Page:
By Frank Warren
EVENTS IN THE early hours of Sunday morning demonstrated once again that size does matter in the sport of boxing.
The richly skilled ringcraft of Billy Joe Saunders was just not enough to knock the Saul ‘Canelo’ Alvarez bandwagon off course. Put simply, he is just too big and too strong at the weight, along with the many others he has campaigned at across his 59-fight career. And he can fight a bit too, I should add.
I always believed Billy Joe stood a good chance against the formidable Mexican at middleweight, where he is naturally built for the division and would be very hard to beat. At super middle it is a different story and, whereas he carried respectable power at 160lbs, he didn’t carry enough clout up to the weight above.
Saying all that, against anyone else other than Canelo, Bill would probably not have been found wanting. He showed, once again, what we know he has got and that is a world class talent, along with a solid chin. But he was just unable to land anything likely to deter or put a dent in the bigger man.
I fully endorse the decision to spare Bill from any further punishment after damage was inflicted to his eye socket in the eighth round. The immediate and longer term wellbeing of a fighter always trumps any macho bravado in my book.
Of course, Bill was then right in the eye of an online storm, similar to the one that engulfed Daniel Dubois at the end of November when he sensibly took himself out of the firing line after suffering extensive eye damage.
Quite naturally, fans and viewers have an opinion on such things and will vent their thoughts across various platforms. What was disturbing in the case of Daniel was fellow pros piling in calling him a quitter when he had sustained a sight-threatening injury.
Daniel’s bravery couldn’t be questioned either, given that his eye quickly started to close in the second round and he continued until the 10th. Maybe those individuals who stuck the boot in back then thought better of it this time around, or was it just that Billy Joe now fights under a different promotional banner?
Whatever the case, all fighters should be united in pushing a safety first message because next time it could be one of them stricken and in need of protecting.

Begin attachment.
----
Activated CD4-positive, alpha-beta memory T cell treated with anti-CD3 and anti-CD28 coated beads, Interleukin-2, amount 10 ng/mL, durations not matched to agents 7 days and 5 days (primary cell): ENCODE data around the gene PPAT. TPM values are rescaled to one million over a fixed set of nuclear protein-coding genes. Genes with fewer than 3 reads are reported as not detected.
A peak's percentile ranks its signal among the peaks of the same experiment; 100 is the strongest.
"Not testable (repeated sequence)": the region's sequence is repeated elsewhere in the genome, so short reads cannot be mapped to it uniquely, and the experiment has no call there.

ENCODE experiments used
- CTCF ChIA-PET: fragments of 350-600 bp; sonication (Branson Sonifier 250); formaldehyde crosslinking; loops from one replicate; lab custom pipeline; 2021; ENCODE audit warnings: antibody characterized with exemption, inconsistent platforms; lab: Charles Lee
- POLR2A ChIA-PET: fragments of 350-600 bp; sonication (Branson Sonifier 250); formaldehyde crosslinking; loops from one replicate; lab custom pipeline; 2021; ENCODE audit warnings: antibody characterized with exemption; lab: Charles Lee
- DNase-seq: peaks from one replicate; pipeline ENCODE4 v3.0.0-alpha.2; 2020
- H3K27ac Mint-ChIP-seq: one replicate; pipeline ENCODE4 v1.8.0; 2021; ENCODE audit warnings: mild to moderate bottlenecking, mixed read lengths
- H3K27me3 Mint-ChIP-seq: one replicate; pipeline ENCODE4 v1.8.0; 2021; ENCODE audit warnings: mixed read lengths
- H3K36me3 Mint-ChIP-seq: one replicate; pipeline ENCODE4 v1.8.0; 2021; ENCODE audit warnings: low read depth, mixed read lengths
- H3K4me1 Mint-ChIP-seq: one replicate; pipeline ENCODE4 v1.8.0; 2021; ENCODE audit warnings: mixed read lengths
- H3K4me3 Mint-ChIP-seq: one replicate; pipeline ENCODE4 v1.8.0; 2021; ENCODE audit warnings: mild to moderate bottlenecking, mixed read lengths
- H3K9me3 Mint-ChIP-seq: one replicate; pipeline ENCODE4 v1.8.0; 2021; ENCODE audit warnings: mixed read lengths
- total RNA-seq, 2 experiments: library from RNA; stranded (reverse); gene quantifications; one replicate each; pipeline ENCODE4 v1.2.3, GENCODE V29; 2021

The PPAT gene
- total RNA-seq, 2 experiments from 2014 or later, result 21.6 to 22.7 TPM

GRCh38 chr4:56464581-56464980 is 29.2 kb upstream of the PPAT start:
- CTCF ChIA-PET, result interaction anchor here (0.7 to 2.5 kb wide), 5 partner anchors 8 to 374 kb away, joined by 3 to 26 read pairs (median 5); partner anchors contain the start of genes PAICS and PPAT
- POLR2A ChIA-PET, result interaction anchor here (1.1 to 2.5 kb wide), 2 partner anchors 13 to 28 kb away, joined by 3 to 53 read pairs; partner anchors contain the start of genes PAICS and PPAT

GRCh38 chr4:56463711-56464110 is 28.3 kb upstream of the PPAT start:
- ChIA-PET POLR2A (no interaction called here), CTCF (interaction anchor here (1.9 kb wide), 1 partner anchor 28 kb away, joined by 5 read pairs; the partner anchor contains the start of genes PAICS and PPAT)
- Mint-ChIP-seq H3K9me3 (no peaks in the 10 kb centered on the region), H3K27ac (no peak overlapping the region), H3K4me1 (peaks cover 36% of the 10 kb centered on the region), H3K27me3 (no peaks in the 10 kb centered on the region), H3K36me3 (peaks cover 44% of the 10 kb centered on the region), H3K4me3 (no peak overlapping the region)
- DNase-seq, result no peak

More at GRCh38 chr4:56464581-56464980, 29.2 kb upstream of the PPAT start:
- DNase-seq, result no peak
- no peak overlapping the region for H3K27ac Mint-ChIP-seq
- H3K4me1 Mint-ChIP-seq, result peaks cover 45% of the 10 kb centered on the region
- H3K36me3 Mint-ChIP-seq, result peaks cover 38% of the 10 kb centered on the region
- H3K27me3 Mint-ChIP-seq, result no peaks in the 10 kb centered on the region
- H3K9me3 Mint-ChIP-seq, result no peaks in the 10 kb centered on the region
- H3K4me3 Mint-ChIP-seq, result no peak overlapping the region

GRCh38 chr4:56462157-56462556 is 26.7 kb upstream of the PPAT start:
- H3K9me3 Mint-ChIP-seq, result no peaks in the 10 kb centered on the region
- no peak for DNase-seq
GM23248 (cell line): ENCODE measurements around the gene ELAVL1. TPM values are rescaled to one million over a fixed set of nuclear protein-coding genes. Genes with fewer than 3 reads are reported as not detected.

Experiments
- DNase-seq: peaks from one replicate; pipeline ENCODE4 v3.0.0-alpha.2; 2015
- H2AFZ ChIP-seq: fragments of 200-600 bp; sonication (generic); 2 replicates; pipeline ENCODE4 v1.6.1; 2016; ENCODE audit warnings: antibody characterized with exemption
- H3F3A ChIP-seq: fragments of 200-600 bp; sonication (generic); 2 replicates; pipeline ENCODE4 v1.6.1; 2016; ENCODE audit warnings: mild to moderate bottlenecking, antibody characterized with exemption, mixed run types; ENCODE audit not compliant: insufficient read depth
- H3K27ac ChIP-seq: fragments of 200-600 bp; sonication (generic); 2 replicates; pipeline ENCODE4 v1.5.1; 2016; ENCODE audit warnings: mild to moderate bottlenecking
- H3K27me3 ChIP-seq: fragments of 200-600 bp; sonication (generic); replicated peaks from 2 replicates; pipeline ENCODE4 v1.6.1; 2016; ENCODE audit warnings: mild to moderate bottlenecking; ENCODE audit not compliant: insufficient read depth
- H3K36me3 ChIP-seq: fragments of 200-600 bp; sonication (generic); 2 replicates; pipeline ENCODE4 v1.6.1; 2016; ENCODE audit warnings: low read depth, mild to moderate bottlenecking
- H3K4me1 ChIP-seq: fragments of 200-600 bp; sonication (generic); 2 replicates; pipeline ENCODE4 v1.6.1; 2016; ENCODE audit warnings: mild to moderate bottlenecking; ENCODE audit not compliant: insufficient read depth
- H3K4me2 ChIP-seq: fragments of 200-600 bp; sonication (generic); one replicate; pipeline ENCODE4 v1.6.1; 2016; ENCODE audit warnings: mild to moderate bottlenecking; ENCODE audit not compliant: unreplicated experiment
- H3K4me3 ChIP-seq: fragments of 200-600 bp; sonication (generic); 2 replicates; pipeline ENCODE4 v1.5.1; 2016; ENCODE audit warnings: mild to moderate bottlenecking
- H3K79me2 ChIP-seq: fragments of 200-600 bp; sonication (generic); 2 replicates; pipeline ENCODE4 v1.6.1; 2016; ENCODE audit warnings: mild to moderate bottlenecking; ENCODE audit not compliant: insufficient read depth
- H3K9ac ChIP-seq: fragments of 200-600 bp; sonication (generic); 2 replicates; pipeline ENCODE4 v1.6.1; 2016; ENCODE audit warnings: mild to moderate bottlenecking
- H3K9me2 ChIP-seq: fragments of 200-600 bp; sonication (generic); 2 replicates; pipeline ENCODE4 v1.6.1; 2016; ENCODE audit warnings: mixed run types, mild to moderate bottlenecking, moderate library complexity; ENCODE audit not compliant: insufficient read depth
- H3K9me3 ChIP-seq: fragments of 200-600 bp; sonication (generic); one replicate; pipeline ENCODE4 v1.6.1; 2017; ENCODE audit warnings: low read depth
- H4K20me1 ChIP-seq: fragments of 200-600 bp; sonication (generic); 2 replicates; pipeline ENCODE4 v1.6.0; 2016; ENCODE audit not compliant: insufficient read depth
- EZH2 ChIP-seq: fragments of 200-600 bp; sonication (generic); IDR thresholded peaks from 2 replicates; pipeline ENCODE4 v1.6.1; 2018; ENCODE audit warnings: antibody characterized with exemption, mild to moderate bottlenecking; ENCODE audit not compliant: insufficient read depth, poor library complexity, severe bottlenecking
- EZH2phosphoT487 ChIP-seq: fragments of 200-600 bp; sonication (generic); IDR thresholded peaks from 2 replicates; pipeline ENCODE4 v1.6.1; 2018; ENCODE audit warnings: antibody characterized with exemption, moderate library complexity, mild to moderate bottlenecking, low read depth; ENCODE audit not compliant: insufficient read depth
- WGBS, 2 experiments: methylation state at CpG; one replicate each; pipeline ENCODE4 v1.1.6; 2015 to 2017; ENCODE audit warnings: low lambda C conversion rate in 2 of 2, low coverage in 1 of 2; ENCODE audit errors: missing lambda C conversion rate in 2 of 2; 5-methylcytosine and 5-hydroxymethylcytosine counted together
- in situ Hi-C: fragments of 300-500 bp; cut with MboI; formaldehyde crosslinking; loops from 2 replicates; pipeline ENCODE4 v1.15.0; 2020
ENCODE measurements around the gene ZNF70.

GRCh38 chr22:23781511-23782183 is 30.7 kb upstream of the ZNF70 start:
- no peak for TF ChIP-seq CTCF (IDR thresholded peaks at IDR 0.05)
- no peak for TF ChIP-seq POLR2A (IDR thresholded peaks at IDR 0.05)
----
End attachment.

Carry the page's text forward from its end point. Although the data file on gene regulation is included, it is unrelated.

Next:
An interested pair of eyes glued to watching Canelo in full swing would have been our super middleweight contender Zach Parker, who currently occupies the No.1 spot with the WBO and will be in line for a shot at the belt soon enough.
I don’t think scouting reports are an urgent priority because Canelo’s intentions are clear, in that he aims to add the IBF title to make it a full set and become an undisputed champion at the weight. To do that, Caleb Plant will need to be booked for his next appointment, while the WBO have yet to call for a mandatory challenge.
Zach will only benefit from keeping busy and increasing his top-level experience in the meantime. Also, I would suspect that, once Canelo has completed the super middleweight jigsaw, he will move on to other targets and the belts will become fragmented again.
That being said, Zach does fancy the job of jumping in with Canelo, believing that his slick style, height and bludgeoning power give him as good a chance as any to knock the champ off his perch.
We will see how it all plays out and plan accordingly, but it would be a surprise to nobody if Canelo declared the light heavyweight division to be his next battleground, with Sergey Kovalev already accounted for.
I do find it incredible how American-based fighters navigate through the weights with such success. Canelo launched his professional career weighing less than 10 stone and has subsequently enjoyed huge physical advantages over opponents as he has come up as far as light heavyweight, to date.
Maybe one day he will come unstuck. But, until such a time comes around, we should enjoy watching a great champion at work.